Superman III: Revisted
November 24, 2016 \ Movies \ 0 Comments
Superman III revisited. In this series I re-watch a movie I haven’t seen in a long time to look at it with new eyes, and (hopefully) more experience. This time I revisit Superman III.
I haven’t seen Superman III since I was a kid and couldn’t really remember much of it. Re-watching it again, I can see why it wasn’t worth remembering. The basic plot is that tycoon Ross Webster (Robert Vaughn) has ambitions to dominate more global markets. Webster discovers a talented computer programmer, Gus Gorman (Richard Pryor), and Webster forces Gorman to use his programming talent to manipulate the world and to combat Superman (Reeve).
The opening sequence of Superman III is a series of mishaps: A blind man’s dog runs away, the dog knocks over a lady, the blind man mistakes a street lane painter as his dog and starts following it. Somewhere amidst this chaos, a man gets trapped inside a flooding car and Superman must save him.
I wondered what kind of story this was establishing. Is this a story about all the things that go wrong in the world that Superman can’t fix? Is it a story about him struggling to decide between who to help and who to abandon, even if that sometimes means between choosing who lives and who dies? This was me giving Superman III too much credit. Superman III is a Superman story told as a screwball comedy. It is a strange movie. It is a boring movie. And I didn’t think it was a funny movie.
Here are six thoughts I had when revisited Superman III.
Reeve once commented about director Richard Lester’s work on Superman III:
[He] was always looking for a gag — sometimes to the point where the gags involving Richard Pryor went over the top. I mean, I didn’t think that his going off the top of a building, on skis with a pink tablecloth around his shoulders, was particularly funny.
In the opening sequence I described earlier, I spent a long time trying to figure out what it meant. It is over five minutes of one mishap that dominos and creates another. I understood that the opening sequence had a madcap quality. Why it had a blind man holding onto a street lane painter machine, knocking a man into a hole, stepping on the man’s head to walk over the hole, and walking into a tree and saying, “excuse me,” but it wasn’t until I read Reeve’s quote that I understood why. Superman III‘s opening is director Richard Lester’s way of saying that this movie isn’t like the other Superman movies, it’s a comedy and it isn’t going to take itself very seriously.
Too bad it’s not a funny comedy.
It’s also unfortunate that the effort put towards making a joke doesn’t always serve the story. For example, there’s a scene where Gorman is trying access a weather satellite. In the process he inadvertently messes with a number of other systems and creates problems. In one instance we see a man sitting down to breakfast with his wife. His wife is looking at pictures of cruises (implying she likes to spend money on lavish things). Her husband is opening some bills and sees one for $176k. He takes a sliced grapefruit and shoves it into his wife’s face, then casually goes back to his breakfast. There’s another sequence where the traffic lights go screwy causing pedestrians to cross both sides of the road at the same time (there’s even an additional joke here, where the green figure from the crosswalk sign climbs up to the figure and they start fighting).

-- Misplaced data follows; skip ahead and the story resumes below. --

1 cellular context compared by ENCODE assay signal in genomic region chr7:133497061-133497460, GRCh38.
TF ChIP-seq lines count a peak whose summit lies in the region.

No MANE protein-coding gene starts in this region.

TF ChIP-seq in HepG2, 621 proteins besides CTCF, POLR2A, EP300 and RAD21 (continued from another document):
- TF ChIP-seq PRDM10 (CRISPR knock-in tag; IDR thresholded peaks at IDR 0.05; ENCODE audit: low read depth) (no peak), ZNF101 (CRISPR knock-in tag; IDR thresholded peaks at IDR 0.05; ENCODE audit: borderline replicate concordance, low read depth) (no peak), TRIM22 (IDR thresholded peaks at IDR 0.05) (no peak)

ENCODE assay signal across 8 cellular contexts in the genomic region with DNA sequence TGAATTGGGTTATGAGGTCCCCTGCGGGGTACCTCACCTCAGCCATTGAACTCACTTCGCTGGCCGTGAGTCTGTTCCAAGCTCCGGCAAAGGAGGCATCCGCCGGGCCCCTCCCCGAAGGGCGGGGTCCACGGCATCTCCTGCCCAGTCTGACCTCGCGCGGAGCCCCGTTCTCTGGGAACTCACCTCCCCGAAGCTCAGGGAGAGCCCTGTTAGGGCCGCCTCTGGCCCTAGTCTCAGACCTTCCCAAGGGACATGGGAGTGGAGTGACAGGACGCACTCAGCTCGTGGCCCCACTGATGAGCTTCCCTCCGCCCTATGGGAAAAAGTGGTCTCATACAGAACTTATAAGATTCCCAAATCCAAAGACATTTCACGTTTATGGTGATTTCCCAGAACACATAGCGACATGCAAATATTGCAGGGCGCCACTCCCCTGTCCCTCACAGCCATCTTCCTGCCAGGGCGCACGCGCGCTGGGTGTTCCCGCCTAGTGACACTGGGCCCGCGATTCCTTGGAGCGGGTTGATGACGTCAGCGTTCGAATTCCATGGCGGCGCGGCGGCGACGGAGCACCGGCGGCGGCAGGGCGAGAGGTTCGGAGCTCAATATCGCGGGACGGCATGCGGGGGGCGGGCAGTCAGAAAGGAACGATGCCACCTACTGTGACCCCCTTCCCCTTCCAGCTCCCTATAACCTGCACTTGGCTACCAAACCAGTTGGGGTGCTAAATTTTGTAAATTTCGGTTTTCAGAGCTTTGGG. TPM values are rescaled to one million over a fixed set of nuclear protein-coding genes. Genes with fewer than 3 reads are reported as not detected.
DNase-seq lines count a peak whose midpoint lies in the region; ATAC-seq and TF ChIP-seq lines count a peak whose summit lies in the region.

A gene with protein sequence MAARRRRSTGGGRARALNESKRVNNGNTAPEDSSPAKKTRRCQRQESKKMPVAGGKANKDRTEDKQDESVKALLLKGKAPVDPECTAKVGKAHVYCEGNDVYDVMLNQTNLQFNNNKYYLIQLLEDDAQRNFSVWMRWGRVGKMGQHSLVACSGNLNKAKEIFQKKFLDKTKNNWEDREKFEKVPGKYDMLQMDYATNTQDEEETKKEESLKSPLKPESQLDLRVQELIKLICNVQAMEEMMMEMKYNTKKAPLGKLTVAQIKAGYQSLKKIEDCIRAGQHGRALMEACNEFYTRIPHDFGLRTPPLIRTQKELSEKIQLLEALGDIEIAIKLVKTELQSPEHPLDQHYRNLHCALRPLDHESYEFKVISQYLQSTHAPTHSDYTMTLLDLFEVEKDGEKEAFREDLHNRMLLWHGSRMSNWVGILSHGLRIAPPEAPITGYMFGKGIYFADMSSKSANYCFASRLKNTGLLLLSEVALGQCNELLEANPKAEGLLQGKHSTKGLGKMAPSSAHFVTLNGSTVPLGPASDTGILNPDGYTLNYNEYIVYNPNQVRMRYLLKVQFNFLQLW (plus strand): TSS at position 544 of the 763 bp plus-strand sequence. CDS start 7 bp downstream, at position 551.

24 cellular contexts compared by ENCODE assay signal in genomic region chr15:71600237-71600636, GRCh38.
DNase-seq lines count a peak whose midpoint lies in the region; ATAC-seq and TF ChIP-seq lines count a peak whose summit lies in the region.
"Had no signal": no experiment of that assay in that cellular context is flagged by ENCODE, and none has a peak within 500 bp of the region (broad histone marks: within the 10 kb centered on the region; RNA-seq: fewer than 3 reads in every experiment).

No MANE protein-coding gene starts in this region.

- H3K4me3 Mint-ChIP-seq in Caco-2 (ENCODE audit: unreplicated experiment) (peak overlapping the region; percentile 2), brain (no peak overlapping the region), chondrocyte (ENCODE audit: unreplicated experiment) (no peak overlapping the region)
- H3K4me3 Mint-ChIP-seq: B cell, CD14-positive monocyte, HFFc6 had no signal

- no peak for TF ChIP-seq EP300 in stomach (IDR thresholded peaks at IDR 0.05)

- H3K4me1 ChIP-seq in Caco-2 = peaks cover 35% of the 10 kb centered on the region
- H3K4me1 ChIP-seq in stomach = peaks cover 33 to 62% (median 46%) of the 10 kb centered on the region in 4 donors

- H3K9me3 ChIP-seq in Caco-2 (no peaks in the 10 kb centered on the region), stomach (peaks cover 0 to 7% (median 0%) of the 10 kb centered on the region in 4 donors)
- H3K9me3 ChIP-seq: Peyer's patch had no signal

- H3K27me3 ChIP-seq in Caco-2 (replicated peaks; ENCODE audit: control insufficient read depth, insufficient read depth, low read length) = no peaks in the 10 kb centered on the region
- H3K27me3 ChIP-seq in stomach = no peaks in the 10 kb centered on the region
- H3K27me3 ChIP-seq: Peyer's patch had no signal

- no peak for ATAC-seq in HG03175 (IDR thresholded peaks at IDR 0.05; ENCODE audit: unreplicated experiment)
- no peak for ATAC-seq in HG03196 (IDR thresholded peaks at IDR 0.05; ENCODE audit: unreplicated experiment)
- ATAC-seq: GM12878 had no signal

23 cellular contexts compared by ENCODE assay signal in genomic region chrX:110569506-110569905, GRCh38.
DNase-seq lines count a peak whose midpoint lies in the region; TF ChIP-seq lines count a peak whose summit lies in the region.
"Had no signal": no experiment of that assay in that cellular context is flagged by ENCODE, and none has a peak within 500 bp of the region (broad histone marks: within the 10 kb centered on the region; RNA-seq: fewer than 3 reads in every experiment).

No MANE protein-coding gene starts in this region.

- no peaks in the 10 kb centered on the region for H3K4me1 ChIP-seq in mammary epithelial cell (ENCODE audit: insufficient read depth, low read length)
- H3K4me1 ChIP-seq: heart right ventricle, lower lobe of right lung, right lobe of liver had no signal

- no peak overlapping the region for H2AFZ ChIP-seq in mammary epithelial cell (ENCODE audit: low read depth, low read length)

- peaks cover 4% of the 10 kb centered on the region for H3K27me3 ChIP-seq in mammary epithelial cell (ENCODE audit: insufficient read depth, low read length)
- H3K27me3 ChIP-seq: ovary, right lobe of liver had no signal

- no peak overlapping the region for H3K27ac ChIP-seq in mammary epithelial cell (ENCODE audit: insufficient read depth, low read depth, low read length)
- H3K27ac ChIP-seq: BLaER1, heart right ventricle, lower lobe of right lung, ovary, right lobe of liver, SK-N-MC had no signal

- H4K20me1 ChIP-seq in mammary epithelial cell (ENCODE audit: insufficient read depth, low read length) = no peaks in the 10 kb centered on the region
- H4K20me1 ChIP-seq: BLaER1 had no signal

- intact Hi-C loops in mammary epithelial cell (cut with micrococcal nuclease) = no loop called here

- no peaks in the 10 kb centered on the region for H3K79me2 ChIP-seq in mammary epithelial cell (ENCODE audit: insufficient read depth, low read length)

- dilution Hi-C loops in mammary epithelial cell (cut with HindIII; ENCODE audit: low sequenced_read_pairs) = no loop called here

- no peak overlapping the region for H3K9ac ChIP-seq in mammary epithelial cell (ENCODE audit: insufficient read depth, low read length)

I realize these are all supposed to be jokes, but all these scenes are unnecessary. Gorman creates these accidents while trying to gain access to the satellite. After he finally finds the program he was looking for, the accidents stop happening and he reprograms the satellite which propels the story forward.
Taking Reeve’s example, the scene where Pryor falls off a building wearing skis and wrapped in a pink tablecloth isn’t necessary to advancing the story either. In the scene, Gorman is simply telling his boss, Webster, that Superman stopped their plans. Then he accidentally falls off the building while imitating Superman. None of this has anything to do with advancing the story.
I’m not saying that every single thing in a comedy should advance the story, but sometimes you can be funny and advance the plot at the same time. Take this scene from Guardians of the Galaxy.
This is funny on multiple levels. Part of what makes it funny is that it is true to character. We can see from Groot’s dumb, happy face that he was only trying to help Rocket, which helps shows us the master-servant relationship Rocket and Groot have, while also showing us that they really do care about each other. There’s an additional gag in that we get to watch Groot do this while Peter and Rocket and talking about how hard it will be to get up there, in addition to the fact that they must acquire the part last, just as Groot pulls it. And all these gags occur in the process of starting the prison break and moving the story forward.
Unfortunately, Superman III doesn’t incorporate it’s comedy to tell the story; in almost every case the comedy is supplementary, unnecessary, and often creates scenes or situations that don’t make sense.
Things That Don’t Make Sense
Nitpicking movies when they don’t make sense is usually an unhelpful exercise. I find nitpicking generally all boils down to, “this was a thing that suspended my disbelief and took me out of the experience.” And while it is important for storytellers to consider these problems, nitpicking doesn’t necessarily make stories or movies better because they’re highly subjective.